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New EU food reference labs open for business

20 March 2007, 13:13 CET
Three new Community Reference Laboratories (CRLs) opened their doors for business on 16 March. Located at the Joint Research Centre's Institute for Reference Materials and Measurements (IRMM), in Geel, Belgium, the laboratories will be responsible for providing the certified reference materials and methods needed for the control of heavy metals, mycotoxins and polycyclic aromatic hydrocarbons (PAHs) in food across the European Union.

Certified reference materials are an essential part of food risk management, safety and quality assurance. They are materials whose properties are accurately known, such as the mercury content in tuna fish muscles, or aflatoxin - a type of mycotoxin - in fig paste. The materials are distributed to laboratories across Europe so that they can verify the accuracy of their analytical results on foodstuffs.

Speaking at their inauguration, IRMM Director Alejandro Herrero said that the CRMs are providing Europe with a common, reliable, measurement system. The JRC now runs six out of the Union's 40 reference laboratories. 'Our role is to provide common tools for food quality assurance so that everybody is comparing apples with apples and pears with pears,' he noted.

'If you calibrate your instrument, let's say, with one standard, while others calibrate theirs using a different standard and method, then you are not going to come up with comparable results. Comparability is essential to upholding EU food safety legislation,' he told CORDIS News.

The decision to open the three new laboratories was a matter of necessity, according to Mr Herrero. 'These contaminants represent significant risks,' he said. 'There is a need to be vigilant to prevent these substances appearing in our food.'

Markos Kyprianou, European Commissioner for Health, who officially opened the laboratories, also underlined the importance of monitoring threats to food safety for the benefit of consumers. 'Europe has the most demanding consumers who expect that the food that reaches their table and markets is safe to eat,' he said.

Mycotoxins are substances produced by fungi growing on food and animal feed. It is estimated that up to 20% of food products may contain mycotoxins, which can cause mild to serious illness. The JRC lab will focus on providing analytical methods for some 12 mycotoxins.

Heavy metals are present in almost all foodstuffs. While some are important for our nutrition, others, such as lead, cadmium and mercury, have no nutritional value and can, in some cases, contribute to serious illnesses such as cancer, or damage the central nervous system.

Meanwhile, polycyclic aromatic hydrocarbons (PAHs) are also considered to be harmful. These compounds can enter food during production processes, such as the smoke flavouring of foods, and some are thought to cause cancer or DNA mutation. A total of 16 PAHs will be monitored for long-term exposure assessment.

Experts were at hand at the launch event to illustrate some of the tasks that the new laboratories will be undertaking.

All three laboratories will be producing reference materials. This involves milling down substances into tiny particles so that every sample produced is homogeneous. These materials must also be made stable - meaning they can be distributed and used over several years - and must be representative of a real sample in a laboratory.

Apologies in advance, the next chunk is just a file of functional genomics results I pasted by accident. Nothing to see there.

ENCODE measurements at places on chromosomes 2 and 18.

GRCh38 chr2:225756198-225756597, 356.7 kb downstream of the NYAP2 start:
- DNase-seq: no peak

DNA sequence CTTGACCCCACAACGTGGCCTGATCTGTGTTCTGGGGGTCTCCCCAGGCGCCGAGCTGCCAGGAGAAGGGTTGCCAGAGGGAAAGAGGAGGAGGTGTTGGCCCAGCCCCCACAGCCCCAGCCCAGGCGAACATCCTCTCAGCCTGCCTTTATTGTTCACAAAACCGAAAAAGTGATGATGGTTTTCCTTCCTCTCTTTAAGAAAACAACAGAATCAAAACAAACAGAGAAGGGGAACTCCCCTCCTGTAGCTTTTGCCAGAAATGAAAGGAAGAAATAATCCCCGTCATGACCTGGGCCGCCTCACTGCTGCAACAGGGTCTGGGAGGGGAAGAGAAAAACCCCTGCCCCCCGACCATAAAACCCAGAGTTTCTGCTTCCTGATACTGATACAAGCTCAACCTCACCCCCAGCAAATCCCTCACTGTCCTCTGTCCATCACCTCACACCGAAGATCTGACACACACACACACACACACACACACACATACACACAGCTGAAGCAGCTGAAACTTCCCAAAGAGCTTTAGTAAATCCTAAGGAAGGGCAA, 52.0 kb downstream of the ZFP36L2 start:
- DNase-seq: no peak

The time to produce these reference materials depends very much on the food substance and the method employed. To provide one measured sample of a PAH in edible oils can take 70 minutes, according to Thomas Wenzl, the operating manager of the PAH lab. 'For other materials where you need to extract the PAHs, like in meat, the process is much longer because of additional clean-up of the sample handling.'

Reference samples are produced in large batches. When the lab runs out of these materials, the whole production process starts again. The new materials also need to be tested against previous samples to ensure that they are of the same quality and standard.

In the Mycotoxin lab, scientists will work on monitoring the reference methods already developed and validated to ensure that they are being properly implemented in labs across Europe.

Following changes to EU legislation to cover a greater number of mycotoxins, the lab will be developing new reference methods on these. They will also be validating commercially-available multi-mycotoxin testing kits, one of which the Geel team demonstrated. While a reference method always gives more precise answers about the content of the mycotoxin, these kits which work very much like pregnancy kits, can detect, in a matter of minutes, the presence of a substance in food and indicate whether it is above or below the legislative limit.

'These [kits] are very often used in places where you need a rapid decision such as at a port to identify materials that may be contaminated,' explains Jörg Stroka, who has been working at the JRC on mycotoxins since 1996. The kits enable shipments to be quickly tested but they do not replace the reference method. 'In the first stages you use simple tests and at a later stage there is more time to perform a reference analysis,' he said, noting that this combined approach ensures robust testing while at the same time cutting costs.

In addition to these tasks, all three laboratories will conduct training and inter-laboratory comparisons for the appointed national reference laboratories. These allow national laboratories to assess their performance and allow them to improve their overall accuracy and analytical results.

Community Reference Laboratories

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